This Willy Wonka quote comes to life in the first ever Imaginings project, which will take place in 16 different locations across the United States.
The ArtsCenter in Carrboro will host the southeastern Imagining .
“What the Imagining is, is it’s some kind of community gathering where together we envision 2034 and how our neighborhoods and towns look like now — that arts and culture are infused in civic life and imagining that this has already happened,” said Lynden Harris, a cultural agent and founder of Hidden Voices.
A product of the two-year-old U.S. Department of Arts and Culture, the Imaginings are meant to be a way to revitalize the nation, starting at the community level.
“We see this round of Imaginings as a pilot and will continue to find ways in the coming months to gather ideas, images and stories that will inform the agenda and policy platform of the USDAC,” said Adam Horowitz, otherwise known as the USDAC Deputy Secretary Norman Beckett, in an email.
The locations of the Imagining series depended on the location of the cultural agents. After more than a hundred applications were received, 17 cultural agents were selected from across the country, Harris being one of them.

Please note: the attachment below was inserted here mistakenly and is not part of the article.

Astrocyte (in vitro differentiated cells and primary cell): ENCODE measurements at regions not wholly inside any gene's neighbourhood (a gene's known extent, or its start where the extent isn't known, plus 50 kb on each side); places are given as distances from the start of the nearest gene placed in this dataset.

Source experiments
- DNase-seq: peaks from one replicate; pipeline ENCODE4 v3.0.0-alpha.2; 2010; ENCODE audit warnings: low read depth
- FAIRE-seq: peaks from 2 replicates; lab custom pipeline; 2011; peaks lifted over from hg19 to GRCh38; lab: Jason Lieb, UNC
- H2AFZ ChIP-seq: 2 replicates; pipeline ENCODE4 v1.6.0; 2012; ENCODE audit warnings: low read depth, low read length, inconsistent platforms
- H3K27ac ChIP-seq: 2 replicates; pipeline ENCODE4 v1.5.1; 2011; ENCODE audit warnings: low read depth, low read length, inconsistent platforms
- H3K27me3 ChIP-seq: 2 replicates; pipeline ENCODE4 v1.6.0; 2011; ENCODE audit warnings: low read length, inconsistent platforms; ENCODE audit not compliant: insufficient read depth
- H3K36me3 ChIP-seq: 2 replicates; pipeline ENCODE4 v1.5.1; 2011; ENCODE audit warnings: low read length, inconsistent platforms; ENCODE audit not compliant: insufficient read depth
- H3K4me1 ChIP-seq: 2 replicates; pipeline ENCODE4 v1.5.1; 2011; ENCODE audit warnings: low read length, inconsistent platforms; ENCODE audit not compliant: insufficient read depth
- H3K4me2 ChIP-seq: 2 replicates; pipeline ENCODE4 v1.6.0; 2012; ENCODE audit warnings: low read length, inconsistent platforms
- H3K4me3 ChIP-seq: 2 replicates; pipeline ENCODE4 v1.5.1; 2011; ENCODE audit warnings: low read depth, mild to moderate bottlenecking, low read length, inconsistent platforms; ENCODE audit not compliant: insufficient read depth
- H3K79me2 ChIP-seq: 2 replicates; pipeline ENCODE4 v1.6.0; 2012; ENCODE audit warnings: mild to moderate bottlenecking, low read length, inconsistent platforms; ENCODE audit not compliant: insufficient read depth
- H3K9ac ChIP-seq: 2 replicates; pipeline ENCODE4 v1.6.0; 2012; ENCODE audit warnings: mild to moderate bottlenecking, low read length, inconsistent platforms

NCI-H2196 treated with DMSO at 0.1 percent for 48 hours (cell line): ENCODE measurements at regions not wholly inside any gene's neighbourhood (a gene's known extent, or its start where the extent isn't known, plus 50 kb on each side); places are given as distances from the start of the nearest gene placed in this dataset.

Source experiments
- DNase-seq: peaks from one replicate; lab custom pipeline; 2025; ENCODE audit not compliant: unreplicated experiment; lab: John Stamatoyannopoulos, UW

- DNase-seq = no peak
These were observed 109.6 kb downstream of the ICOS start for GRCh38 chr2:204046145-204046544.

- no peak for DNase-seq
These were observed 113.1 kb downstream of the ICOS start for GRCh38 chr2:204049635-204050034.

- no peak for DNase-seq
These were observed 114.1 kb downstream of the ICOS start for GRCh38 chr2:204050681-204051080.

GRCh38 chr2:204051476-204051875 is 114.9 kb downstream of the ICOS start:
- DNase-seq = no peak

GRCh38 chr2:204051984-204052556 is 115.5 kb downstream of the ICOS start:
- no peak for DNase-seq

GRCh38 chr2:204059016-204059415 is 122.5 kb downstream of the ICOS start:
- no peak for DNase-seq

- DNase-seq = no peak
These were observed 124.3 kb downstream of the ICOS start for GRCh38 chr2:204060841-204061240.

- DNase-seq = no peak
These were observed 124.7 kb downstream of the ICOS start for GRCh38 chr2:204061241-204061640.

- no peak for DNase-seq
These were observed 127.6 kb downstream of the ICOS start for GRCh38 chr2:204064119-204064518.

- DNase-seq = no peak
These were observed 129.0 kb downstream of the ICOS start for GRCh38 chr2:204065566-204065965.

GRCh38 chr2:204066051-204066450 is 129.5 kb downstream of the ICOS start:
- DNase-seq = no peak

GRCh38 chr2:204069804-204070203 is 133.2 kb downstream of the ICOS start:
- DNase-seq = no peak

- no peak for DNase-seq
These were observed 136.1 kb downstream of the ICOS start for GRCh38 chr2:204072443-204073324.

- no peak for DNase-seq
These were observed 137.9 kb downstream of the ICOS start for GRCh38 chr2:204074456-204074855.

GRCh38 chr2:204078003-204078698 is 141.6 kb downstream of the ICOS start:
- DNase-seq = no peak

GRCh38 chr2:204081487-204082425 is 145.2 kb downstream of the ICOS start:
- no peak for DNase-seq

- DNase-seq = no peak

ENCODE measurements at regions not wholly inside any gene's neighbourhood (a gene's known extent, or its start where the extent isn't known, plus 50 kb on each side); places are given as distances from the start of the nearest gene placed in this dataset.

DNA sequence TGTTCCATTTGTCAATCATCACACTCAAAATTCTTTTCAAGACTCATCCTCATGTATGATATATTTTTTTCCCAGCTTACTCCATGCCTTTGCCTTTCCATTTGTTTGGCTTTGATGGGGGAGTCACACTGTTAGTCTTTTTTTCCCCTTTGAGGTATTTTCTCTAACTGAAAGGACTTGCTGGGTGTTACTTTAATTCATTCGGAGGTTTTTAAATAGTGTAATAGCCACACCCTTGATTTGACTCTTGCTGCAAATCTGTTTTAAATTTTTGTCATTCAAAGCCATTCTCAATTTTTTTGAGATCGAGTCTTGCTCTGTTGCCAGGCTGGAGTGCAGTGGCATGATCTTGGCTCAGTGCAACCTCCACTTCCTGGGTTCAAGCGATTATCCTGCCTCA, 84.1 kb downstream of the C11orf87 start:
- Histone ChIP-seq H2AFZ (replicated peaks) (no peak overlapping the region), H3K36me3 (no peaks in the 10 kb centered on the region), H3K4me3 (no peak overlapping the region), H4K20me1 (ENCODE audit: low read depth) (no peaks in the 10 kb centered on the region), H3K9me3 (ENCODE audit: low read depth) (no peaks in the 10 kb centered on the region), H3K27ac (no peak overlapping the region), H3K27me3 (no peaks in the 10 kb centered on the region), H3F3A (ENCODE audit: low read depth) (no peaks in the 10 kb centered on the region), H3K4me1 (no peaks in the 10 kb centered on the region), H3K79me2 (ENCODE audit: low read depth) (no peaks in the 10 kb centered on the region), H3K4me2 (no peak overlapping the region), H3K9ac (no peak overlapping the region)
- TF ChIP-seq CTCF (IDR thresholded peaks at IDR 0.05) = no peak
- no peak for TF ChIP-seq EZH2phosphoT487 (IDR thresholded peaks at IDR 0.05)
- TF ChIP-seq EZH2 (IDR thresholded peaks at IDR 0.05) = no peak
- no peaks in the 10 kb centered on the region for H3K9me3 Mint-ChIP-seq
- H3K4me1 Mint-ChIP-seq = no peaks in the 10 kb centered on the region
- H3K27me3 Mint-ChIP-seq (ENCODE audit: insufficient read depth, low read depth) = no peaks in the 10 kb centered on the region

“We’re really happy to host the Imagining because it fits with what we do with using arts and creativity to make community stronger,” said ArtsCenter executive director Art Menius.
While a national project, Harris said each Imagining project — spread out across the span of two weeks — has a different theme. Kansas will channel the “Wizard of Oz,” while D.C. is going retro with a soul train theme.
“We’re kind of in this whole farm to food movement. We decided to envision ours as sort of a county fair vibe,” she said.
To capture this feeling, participants will be handed magic wand pinwheels upon entrance, which they can use to transport themselves to 2034.
From there, participants will be asked to go to one of 10 stations of different topics — including foodways, health, housing and more — and imagine what their lives would be like if the arts were more utilized in these ways.
“Once people start talking, all sorts of ideas and visions will crop up,” said Harris. “The spirit of the conversation is ‘yes, and,’ and we aren’t debating, we aren’t trying to convince each other. It’s ‘We’ll be building on each other’s visions,’ and I think that’s really important.”
This event isn’t just a meeting, but a community celebration of the arts with performances by local musicians and poets, elixir snow cones by renowned local chef and social activist Chef Njathi Kabui, funnel cakes and more.
Puppeteer and poet Tarish Pipkins will emcee the event.
“What I hope happens is everyone has fun and they actually start thinking more about the future through art,” Pipkins said. “Just imagine the future.”
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